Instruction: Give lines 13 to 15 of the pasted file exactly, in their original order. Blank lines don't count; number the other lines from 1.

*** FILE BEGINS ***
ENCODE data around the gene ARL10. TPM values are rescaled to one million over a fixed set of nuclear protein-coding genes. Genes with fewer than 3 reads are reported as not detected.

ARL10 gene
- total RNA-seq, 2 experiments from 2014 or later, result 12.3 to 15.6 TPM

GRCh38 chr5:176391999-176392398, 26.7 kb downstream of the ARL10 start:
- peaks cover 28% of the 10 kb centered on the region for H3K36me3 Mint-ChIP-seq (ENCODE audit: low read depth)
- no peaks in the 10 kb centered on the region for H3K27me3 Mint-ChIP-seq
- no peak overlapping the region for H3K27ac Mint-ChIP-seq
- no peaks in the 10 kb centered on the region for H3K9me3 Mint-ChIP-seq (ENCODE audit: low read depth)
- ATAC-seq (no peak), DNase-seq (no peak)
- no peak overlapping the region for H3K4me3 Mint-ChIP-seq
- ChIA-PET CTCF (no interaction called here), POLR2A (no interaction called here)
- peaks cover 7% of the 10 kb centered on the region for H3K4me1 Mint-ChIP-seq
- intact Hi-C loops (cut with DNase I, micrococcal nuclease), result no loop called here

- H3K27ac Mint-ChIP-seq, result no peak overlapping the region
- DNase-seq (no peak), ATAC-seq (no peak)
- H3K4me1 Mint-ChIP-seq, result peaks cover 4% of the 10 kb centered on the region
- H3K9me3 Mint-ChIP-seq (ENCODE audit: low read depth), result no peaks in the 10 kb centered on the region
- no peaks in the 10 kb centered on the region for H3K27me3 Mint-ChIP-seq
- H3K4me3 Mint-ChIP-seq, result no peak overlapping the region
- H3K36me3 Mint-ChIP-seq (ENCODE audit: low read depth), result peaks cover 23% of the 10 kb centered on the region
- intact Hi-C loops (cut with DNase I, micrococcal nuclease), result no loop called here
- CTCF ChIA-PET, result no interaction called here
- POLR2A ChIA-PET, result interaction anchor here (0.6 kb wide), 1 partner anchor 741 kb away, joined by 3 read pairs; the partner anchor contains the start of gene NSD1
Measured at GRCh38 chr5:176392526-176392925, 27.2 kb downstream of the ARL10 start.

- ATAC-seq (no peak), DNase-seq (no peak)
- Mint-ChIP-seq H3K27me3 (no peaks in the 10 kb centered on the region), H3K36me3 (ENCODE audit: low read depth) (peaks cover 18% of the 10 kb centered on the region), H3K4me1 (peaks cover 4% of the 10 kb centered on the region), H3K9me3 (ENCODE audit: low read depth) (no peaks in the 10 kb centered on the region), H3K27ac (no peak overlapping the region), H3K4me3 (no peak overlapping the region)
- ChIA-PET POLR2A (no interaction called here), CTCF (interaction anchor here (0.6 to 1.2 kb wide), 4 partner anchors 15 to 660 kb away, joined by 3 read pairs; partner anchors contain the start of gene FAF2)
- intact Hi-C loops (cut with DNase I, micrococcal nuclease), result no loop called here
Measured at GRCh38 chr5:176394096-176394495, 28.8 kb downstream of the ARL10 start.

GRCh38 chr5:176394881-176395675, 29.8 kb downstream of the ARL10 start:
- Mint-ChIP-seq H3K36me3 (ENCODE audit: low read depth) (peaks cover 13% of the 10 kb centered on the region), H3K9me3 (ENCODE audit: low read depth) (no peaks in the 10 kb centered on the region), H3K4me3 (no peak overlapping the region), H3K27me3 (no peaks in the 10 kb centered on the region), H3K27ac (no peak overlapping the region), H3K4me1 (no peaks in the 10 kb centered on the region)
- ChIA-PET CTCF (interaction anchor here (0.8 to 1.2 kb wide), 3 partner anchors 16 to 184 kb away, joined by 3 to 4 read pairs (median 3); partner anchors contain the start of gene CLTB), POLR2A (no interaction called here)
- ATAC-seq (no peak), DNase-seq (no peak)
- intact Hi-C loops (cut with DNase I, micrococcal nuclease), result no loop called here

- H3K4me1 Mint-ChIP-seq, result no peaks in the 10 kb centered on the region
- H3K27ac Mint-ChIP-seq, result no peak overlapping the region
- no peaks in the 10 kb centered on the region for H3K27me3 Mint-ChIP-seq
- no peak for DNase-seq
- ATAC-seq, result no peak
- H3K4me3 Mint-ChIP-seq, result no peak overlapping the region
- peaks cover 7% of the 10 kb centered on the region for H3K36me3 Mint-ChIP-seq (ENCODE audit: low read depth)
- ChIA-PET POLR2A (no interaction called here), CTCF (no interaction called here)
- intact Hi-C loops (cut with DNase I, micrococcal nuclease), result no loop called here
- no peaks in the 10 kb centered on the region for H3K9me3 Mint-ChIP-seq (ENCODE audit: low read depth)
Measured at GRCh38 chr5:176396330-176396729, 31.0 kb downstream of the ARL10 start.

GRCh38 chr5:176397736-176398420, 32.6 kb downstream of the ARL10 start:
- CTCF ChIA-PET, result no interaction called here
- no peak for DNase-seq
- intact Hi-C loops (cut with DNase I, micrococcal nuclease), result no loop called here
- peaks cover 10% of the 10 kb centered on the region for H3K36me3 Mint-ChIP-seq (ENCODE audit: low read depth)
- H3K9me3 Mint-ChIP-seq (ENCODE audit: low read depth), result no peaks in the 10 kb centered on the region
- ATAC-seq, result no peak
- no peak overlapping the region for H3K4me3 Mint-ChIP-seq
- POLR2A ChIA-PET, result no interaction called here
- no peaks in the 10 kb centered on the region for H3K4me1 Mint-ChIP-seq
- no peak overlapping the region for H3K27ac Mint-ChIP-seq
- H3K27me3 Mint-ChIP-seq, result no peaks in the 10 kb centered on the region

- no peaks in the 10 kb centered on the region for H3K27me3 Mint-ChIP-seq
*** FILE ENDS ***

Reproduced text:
- intact Hi-C loops (cut with DNase I, micrococcal nuclease), result no loop called here

- H3K27ac Mint-ChIP-seq, result no peak overlapping the region
- DNase-seq (no peak), ATAC-seq (no peak)